Outdoor enthusiasts will love this place!  Located in the San Luis Valley of central southern Colorado you'll be an hour from the ski slopes and close to a variety of recreational opportunities.


Learn About / Apply for This Job on our Blog

Featured Therapist Placement of the Week:  OTR/L - Minnesota  

Congratulations to Mary B., on her part-time school based occupational therapist position with one of PediaStaff's clients in a suburb of  Minneapolis.


Mary will work one day a week with children ages 3-5.   The majority of the children have developmental delay or autism.  Some have sensory and fine motor needs.  The position is for the remainder of the year and starts ASAP!


Thanks for helping out, Mary!

On the Road:  PediaStaff to Attend NASP in Washington, D.C.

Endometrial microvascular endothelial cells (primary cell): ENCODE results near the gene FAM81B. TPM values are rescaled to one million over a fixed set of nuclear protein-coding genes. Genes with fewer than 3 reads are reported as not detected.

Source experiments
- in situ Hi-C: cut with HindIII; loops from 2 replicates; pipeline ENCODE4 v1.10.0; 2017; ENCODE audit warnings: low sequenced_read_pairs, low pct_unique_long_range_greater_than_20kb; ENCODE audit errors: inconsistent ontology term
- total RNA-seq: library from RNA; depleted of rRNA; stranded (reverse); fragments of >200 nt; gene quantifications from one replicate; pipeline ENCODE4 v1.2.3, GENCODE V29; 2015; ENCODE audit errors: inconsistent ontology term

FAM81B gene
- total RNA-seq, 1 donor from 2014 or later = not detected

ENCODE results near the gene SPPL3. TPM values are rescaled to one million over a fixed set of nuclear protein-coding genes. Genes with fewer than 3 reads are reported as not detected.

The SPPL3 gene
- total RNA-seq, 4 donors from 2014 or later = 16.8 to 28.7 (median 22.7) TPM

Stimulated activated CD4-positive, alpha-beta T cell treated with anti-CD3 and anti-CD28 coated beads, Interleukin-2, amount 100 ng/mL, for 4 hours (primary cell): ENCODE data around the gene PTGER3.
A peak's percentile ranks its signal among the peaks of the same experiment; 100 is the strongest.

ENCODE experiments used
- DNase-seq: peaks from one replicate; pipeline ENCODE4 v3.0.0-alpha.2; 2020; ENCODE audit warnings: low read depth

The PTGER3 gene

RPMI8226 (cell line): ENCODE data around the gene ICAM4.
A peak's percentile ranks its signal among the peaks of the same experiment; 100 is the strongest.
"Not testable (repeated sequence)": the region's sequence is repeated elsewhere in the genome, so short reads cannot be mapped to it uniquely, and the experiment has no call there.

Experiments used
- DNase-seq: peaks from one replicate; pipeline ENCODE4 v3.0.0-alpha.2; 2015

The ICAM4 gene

PediaStaff is very excited to announce that we will be at NASP 2014! - Booth #111!  Will any of you be there? Comment below!!    We are also pretty jazzed about the cool (and exclusive) School Psych tote bags we just designed to give away that you will want to use beyond convention!!

Learn More about NASP 2014 Through a Link on our Blog

App Review of the Week:  Question TherAppy 2-in-1 App Review 

by Ryan Knoblauch

Do you have an iPad and wonder 
what in the wide, wide world of sports you're supposed to do with it?  I have seen quite a few teachers who have been overwhelmed by technology overload in the classroom.  Here's a new SMART Board.  Oh, and how about an iPad?  We have new curriculum and it's all online. Oh, and you're supposed to teach on top of learning all kinds of new technolgy!  Geez!  I can see why people get burned out with technology.  Since we're always trying to find ways to incorporate technology and supplement what we're doing in the classroom, I thought I'd share an app that kids (and adults) can use to build upon their skills either in a one-on-one setting or 


Read the Rest of this App Review on our Blog